"Worlds live! Worlds die!"
By 1985, the continuity of DC was a convoluted mess. Multiple and alternative earths were established to explain continuity lapses, but even then, editorial feared that the whole multiverse concept was already too complicated. Therefore, they decreed that a major revision of some sort had to be made. This monumental task of house-cleaning was handed over to then-hot New Teen Titans creative team of Marv Wolfman and George Perez. Thus, the complex saga spanning over 12 issues was born.
The whole narrative hinges on intrinsic duality of nature: for every action there is an equal and opposite reaction. The Monitor has his own antithesis
Muddy mess all tidied up, ey?
The resulting cannon-fodder notwithstanding (including major characters from Earth-1 such as Supergirl, the Flash, and Wonder Woman), the aftermath of the Crisis provided a fresh start for DC. They cashed on heavily on the opportunity to launch new titles and to update various storylines.
In some aspects, they were very successful. Case in point was with the character of Wonder Woman. She didn't die after all, but was de-evolved into clay, and the time table re-set on her along with the Amazons. George Perez headed the creative team that launched her into the new (and single) DC-verse, strengthened the ties of her Greek mythological origins, and provided a very plausible insight into her ironic characterization as the warrior-princess seeking peace in a man's world.
On the other hand, while John Byrne's re-imagining of the Man of Steel was initially received with unanimous praise, it spawned massive continuity glitches in its wake. This time, there are no Kryptonian survivors from the barren and sterile planet save for a lone baby space-warped to Earth in a birthing matrix. He grows up with the Kents somewhere in Middle America as a normal kid and teenager. No superheroic capers for Clark Kent, and he only dons the Superman costume in his adulthood.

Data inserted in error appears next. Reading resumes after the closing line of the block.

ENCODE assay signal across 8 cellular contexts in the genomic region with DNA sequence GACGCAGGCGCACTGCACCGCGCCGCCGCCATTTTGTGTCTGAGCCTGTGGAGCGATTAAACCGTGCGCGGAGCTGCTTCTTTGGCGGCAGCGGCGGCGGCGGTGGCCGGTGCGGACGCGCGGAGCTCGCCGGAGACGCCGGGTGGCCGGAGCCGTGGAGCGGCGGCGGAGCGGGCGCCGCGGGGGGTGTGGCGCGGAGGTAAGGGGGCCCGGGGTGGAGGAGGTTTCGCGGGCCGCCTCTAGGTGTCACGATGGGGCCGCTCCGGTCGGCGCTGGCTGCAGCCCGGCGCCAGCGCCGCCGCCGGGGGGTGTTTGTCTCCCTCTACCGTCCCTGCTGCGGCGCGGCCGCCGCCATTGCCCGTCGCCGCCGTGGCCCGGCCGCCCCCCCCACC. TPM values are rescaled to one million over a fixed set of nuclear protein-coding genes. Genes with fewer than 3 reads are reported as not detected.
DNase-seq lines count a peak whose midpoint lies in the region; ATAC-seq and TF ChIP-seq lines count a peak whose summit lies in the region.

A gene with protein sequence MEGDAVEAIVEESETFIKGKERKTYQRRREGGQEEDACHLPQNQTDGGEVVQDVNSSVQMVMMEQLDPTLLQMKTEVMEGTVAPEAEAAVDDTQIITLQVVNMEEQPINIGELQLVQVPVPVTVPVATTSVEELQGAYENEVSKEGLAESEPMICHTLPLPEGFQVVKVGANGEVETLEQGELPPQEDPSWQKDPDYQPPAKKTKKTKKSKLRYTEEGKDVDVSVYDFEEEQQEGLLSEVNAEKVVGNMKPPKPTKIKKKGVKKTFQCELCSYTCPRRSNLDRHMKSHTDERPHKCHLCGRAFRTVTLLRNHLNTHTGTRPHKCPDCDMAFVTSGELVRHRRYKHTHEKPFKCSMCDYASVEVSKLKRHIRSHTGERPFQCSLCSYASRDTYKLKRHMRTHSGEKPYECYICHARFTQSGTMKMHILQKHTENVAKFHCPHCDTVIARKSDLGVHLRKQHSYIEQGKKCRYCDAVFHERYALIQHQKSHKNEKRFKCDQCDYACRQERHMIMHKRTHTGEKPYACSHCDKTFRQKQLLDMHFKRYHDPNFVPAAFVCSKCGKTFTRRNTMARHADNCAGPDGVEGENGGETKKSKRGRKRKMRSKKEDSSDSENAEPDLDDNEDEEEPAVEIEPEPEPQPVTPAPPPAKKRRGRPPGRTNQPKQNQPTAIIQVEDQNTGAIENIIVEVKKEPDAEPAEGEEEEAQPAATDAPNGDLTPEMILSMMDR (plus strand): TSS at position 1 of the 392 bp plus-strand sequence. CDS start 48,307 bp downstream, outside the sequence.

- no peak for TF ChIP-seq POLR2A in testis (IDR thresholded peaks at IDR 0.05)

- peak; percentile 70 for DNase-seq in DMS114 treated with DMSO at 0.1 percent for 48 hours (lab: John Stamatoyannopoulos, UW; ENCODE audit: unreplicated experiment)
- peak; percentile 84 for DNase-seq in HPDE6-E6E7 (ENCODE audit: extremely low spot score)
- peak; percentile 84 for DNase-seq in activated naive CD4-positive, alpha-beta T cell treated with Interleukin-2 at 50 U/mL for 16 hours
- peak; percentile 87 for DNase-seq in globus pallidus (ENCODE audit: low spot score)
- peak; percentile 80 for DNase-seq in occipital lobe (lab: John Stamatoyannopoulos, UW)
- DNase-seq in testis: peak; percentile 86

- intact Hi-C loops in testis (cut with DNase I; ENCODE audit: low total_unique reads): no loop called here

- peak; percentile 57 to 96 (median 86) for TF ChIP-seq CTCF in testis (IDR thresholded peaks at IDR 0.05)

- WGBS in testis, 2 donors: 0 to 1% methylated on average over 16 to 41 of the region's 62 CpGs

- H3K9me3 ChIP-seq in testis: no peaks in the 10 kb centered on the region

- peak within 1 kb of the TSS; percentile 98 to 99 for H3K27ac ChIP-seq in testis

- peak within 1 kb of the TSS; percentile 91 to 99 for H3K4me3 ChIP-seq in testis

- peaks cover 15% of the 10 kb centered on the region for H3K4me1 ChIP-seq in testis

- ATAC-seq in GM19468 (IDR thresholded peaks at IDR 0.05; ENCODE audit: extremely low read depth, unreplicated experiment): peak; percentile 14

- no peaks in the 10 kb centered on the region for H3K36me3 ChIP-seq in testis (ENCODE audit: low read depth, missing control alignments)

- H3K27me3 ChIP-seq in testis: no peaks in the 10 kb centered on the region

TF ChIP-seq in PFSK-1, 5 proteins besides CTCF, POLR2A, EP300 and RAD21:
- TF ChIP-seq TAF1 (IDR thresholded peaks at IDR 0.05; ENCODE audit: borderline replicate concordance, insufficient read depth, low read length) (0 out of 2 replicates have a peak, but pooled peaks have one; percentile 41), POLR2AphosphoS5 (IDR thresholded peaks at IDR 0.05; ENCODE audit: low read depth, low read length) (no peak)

That would've worked out fine, except for one, not so-slight problem: the Legion of Superheroes. A huge fan-favorite title enjoying brisk sales, the whole concept hinged on the idea of teenagers, 1,000 years in the future, forming a band of heroes with the exploits of Superboy as their inspiration. But wait, Byrne said that there was no Boy of Steel anymore, right? The resultant explanation of Byrne involving pocket Earths and dimension hopping proved too much of a headache to handle for both the editorial staff and the readers. Sales quickly plummeted, and several years later the title had to completely re-booted from scratch to provide new origins for the group.
But taking the opus as it is, Crisis on Infinite Earths stands the test of time in its majestic breadth of story-telling. True, Wolfman's dialogue may sound awkward and clunky at times, but that can be attributed to the writing style of the period. The George Perez look may also be anachronistic from the modern point of view, but for my money's worth, no artist approaches him in terms of detailing something even as minute as the background. And with literally cast of thousands, he makes a breath-taking and magnificent job in each panel and spread of the comic book. His artwork is even more spruced up by the inks of the veterans Dick Giordano, Jerry Ordway, and Mike DeCarlo, formidable artists on their own right.